Given that massive dollar-shortage was both a cause and effect of Sri Lanka’s continuing economic chill, the nation was eager to grab whatever alternate option was available.
However, there is a need for cautious optimism on the Indian side. In the previous century, the country engaged in rupee-rouble trade but, later on, Moscow evinced less interest as they did not have much to purchase from India in return for the high-value imports by India. News reports now suggest that Russian oil is being traded not for the Indian rupee, but in American dollars.

Global trade

After Chinese President Xi Jinping’s recent meeting with Russian counterpart Vladimir Putin in Moscow, where the focus mainly was on Beijing’s 12-Point Peace Proposal to end the Ukraine War, Russia has reportedly embraced the yuan as an alternative to the banned dollar for international trade. Saudi Arabia too is said to be considering trading its oil in yuan instead of the dollar. Prima facie, for India, it is saying a lot in terms of bilateral, trilateral and multilateral geopolitics and geoeconomics. However, the contours need to be known before coming to conclusions. Despite the wide acceptance of the idea of the Indian rupee being used as a global currency, it accounts for only 1.6 percent of the daily average global trade. The figure was 0.7 percent in 2007. The rupee has made some progress but not enough to stand on its own legs or for other nations to bet on it. The rupee thus compares unfavourably with the US dollar (88 pc), euro (31 pc), yen (17 pc) and pound-sterling (13 pc) as a share in daily average global trade. Also, the Reserve Bank of India (RBI), despite promoting rupee-based trade, is still reluctant to allow full convertibility, fearing capital flight and unpredictable exchange shocks. In context, bilateral and international players will be looking for signals from the RBI in the matter. It is a chicken-and-egg situation just now, and even neighbours, under the evolving situation, may want to wait-and-watch for a while.

Win-win situation

Yet, there is an urgent need not to politicise the win-win process domestically in India. For instance, on social media, some Sri Lankan economists have cautioned against putting all the nation’s trading and earning eggs in one basket, namely, the Indian rupee. They argue that the increasing dependence on trade based on the Indian rupee might create a balance-of-payments situation, where the country might end up having to source all its supplies, comprising food, medicines and industrial goods, from India (or any other nation in its place).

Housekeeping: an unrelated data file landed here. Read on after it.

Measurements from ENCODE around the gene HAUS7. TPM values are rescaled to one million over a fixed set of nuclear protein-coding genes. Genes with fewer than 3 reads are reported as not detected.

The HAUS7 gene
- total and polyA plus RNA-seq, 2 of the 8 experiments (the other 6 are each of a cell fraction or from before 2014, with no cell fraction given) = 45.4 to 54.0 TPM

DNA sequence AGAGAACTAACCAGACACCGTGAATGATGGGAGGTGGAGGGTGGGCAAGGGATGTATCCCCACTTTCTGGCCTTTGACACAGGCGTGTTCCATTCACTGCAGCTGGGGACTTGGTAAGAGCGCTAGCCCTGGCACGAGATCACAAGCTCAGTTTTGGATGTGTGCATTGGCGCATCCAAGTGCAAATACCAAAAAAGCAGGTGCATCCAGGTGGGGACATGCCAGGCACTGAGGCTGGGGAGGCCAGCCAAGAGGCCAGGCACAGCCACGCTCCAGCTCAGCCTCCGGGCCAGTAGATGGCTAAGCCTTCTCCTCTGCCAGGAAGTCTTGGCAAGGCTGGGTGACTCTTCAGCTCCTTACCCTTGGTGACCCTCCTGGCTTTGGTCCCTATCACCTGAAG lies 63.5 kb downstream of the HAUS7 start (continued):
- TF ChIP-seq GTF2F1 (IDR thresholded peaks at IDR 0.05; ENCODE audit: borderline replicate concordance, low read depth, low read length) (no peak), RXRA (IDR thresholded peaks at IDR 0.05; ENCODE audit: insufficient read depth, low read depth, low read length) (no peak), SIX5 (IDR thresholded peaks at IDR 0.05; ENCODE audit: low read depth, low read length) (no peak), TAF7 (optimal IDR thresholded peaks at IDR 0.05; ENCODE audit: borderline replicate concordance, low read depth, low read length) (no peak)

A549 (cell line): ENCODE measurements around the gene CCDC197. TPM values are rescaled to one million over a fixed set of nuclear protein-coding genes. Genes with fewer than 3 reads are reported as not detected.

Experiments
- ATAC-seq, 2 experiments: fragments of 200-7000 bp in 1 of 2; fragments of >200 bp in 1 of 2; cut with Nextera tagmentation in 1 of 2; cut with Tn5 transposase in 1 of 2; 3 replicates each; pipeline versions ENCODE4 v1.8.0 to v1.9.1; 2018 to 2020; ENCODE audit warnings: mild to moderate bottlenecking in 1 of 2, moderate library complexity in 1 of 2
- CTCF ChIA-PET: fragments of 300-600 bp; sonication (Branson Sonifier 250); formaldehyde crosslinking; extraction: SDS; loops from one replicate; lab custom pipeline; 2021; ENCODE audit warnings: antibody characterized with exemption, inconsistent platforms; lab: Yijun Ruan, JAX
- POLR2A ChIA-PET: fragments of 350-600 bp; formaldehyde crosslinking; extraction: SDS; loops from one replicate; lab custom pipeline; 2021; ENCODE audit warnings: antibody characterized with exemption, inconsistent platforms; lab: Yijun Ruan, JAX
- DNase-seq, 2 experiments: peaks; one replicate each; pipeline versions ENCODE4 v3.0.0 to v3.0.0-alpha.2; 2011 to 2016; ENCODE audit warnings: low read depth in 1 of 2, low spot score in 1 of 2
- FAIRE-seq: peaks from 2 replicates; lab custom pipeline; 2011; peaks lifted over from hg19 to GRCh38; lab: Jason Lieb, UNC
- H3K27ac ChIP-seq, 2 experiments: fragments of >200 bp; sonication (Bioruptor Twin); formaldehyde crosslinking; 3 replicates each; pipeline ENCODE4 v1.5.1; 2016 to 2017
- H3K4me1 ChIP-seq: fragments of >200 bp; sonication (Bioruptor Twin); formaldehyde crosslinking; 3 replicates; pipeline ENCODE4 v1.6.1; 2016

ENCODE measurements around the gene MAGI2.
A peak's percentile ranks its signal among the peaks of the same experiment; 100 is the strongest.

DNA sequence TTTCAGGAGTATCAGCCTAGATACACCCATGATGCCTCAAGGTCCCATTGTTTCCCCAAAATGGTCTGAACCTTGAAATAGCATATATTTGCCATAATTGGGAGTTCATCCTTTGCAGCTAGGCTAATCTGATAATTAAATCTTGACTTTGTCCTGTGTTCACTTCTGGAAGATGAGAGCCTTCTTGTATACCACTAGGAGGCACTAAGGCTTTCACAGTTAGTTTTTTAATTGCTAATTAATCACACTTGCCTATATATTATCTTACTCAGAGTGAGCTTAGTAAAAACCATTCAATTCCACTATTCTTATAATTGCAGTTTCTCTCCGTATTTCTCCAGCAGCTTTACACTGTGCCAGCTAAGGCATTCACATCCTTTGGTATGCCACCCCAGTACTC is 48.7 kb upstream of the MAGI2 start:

However, the contours need to be known before coming to conclusions. Despite the wide acceptance of the idea of the Indian rupee being used as a global currency, it accounts for only 1.6 percent of the daily average global trade.
This could lead to a situation where the nation would still be left without enough dollars, which is still the global reserve, and which the nation will need in abundance to pay for imports from other nations and to pay back the existing debt and interest. They visualise such a scenario at least in the medium term. What is true of Sri Lanka is true of other neighbours, too.

Slow but sure steps

For months since the Sri Lankan rupee and economy have relatively stabilised, the government has been urging businesses and individuals to repatriate back home the dollars that they have been parking overseas, either in banks or with business partners, owing to the volatility of the Sri Lankan rupee and also the direction for local banks not to permit dollar-purchase or expatriation. This has led to a situation in which Sri Lankan businesses, while welcoming rupee-trade, are yet to take the big step forward. All of it means that for the Indian rupee to be accepted as an international currency, it would have to travel a longer distance through unchartered territory. Such a course is true also for its trading partners. The rupee will end their dependence on the dollar, euro, and pound-sterling, yes, but for that to happen nations will have to study bilateral trade and possibilities with India. India should also undertake similar studies, and at the same time create such mechanisms as may be required to understand the dynamics of the transition, and take slow but sure steps towards it.
The views expressed above belong to the author(s). ORF research and analyses now available on Telegram! Click here to access our curated content — blogs, longforms and interviews.

Contributor

N. Sathiya Moorthy

N. Sathiya Moorthy

N. Sathiya Moorthy is a policy analyst and commentator based in Chennai.

Read More +